One of the more interesting studies we came across was from Mississippi State University's own study of antler point restrictions before and after restrictions on what defined a legal deer were put in place. After APRs were put in place, 2.5 and 3.5-year-old bucks started making up most the harvest. However, the study also notes a closer look at the stats reveals the overall success of hunters took a significant dip downward. And that seems to be common across the board. Putting in APRs greatly reduces the harvest of all bucks in general.

There is probably some merit to saying APRs are completely unneeded. Some sportsmen and women will also argue that many noted big buck states do not have any sort of antler restrictions in place. Big buck meccas like Kansas and Oklahoma are two prime examples. As is Wisconsin, which has a significant deer harvest every season. Yet they have produced more Boone & Crockett class bucks than any other state in the U.S. Another prime example is Ohio, which borders Michigan, yet no one talks about hunting in the Wolverine State with the same gusto they do about Ohio. Cue jokes about Wolverines vs Buckeyes here if you must.

Although we feel that with Ohio at least, one could argue their one buck a year rule does more to produce more mature bucks in the state than any restrictions on antlers could simply because it reduces the overall buck harvest every season without putting arbitrary restrictions on what one can and cannot shoot. Older bucks are a given when more of them start surviving every hunting season.

It is worth noting surveys of hunters in areas with APRs seem to indicate more hunters support them than hate them. In 2017, a survey of area hunters found a whopping 76% approved of them after they had been in place a few seasons. Make of that what you will.

Cons of antler point restrictions.

The science seems to indicate APRs essentially reduce the overall harvest. Especially in areas where the number of yearling bucks killed has dominated for years. That means a lot less meat in the freezer. One of the bigger complaints you will hear about APRs are from hunters who have no interest in the number of inches of antler on their buck. They just ant to feed their family. To be fair, we can see this side of the argument.

In a way, APRs could be considered hurtful to the image of hunters. There is already a growing wave of resentment towards "trophy hunting" out there. APRs arguably appeal more to the hunters looking for a trophy-size set of antlers than those who just want food. The little bit of growth we have seen in hunting the last few years seems to be people looking for organically sourced meals they harvest themselves than hunters looking for something for the wall. One can easily argue rules on what constitutes a legal animal could turn away these types of hunters. In a time when we need all the help we can get, alienating a new class of hunter seems like a bad idea.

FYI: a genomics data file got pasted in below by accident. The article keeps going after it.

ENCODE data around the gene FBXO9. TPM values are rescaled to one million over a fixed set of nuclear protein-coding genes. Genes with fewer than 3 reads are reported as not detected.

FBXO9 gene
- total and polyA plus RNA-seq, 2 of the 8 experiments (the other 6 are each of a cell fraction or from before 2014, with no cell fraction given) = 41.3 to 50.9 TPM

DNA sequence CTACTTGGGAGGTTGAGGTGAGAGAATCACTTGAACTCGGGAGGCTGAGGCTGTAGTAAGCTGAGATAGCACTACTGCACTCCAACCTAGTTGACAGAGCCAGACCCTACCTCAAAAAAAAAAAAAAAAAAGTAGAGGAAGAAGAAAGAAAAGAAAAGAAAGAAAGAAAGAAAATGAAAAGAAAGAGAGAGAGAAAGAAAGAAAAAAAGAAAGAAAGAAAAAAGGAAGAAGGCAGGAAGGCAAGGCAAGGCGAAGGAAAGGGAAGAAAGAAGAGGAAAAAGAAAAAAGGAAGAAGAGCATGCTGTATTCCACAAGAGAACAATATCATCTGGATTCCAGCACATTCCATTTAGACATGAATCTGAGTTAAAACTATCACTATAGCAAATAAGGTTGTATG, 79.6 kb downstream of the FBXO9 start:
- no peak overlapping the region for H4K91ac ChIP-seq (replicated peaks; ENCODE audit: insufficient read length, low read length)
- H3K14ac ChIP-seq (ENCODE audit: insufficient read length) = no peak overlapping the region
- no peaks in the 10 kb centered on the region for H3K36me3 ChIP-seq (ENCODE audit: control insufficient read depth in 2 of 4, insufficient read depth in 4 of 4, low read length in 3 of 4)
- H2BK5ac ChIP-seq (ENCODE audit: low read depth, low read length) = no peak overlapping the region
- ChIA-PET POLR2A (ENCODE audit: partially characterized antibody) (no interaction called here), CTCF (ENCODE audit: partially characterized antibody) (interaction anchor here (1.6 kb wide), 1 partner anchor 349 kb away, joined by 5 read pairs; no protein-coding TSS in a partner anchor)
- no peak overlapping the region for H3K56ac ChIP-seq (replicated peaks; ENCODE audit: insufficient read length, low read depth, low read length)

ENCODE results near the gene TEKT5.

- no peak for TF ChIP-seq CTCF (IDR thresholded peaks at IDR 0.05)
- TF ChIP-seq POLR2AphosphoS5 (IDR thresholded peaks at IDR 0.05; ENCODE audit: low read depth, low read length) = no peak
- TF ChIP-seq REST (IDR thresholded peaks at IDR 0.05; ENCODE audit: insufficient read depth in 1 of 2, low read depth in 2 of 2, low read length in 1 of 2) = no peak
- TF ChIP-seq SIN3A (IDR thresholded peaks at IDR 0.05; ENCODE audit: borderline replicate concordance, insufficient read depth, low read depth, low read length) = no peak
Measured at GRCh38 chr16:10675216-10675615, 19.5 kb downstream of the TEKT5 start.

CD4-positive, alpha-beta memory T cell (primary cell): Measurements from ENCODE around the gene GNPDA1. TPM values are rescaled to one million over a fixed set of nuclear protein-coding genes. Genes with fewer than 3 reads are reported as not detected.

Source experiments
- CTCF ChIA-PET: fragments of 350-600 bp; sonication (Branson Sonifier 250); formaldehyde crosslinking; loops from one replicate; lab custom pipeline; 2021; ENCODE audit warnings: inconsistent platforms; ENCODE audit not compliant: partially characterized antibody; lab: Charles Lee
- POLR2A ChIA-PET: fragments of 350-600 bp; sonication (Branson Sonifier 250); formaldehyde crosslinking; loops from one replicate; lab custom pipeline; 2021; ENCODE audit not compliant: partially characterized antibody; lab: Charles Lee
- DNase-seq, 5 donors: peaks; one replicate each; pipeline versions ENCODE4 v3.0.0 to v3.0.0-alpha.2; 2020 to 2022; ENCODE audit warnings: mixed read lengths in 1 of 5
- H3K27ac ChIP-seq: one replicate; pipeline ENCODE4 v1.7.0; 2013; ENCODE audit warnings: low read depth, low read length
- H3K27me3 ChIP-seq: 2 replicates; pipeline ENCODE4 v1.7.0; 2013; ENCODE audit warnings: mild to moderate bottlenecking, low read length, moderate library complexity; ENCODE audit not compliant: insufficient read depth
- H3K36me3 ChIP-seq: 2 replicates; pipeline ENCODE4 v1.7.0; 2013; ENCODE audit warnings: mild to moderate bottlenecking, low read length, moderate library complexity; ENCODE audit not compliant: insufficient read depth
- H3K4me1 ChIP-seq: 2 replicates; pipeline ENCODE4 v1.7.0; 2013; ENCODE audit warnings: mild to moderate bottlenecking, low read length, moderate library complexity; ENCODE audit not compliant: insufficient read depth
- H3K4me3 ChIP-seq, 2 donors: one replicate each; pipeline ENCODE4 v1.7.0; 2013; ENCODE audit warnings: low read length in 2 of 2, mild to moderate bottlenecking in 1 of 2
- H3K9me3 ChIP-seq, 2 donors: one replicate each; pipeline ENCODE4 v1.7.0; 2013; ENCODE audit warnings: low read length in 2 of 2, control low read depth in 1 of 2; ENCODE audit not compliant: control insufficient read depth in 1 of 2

Perhaps the biggest argument I have seen against APRs are considerations for youth hunters and we tend to agree. It really is not fair to ask younger hunters to conform to the same standards as the adults, especially when they do not have any deer of their own under their belt already. In fact, it could lead to some frustration with hunting if they go a whole season having to pass up everything that walks past because a legal animal never showed.

At the very least I am proud my home state of Michigan recognized this issue and made youth hunters under 16 totally exempt from following antler point restrictions regardless of where they hunt. If a hunter turns 17 during the season, they must follow APRs from then on. To me, this feels like a fair compromise of allowing younger hunters a solid chance at harvesting their first buck while also putting a fair amount of responsibility on young adults who probably already have a few years of hunting under their belt.

For what it is worth, the Quality Deer Management Association champions the use of APRs to protect younger bucks. However, they also state on their website they believe it should be voluntary rather than mandatory. That seems to be the sticking point with many people who are against them, when the APRs become a mandatory part of the regulations.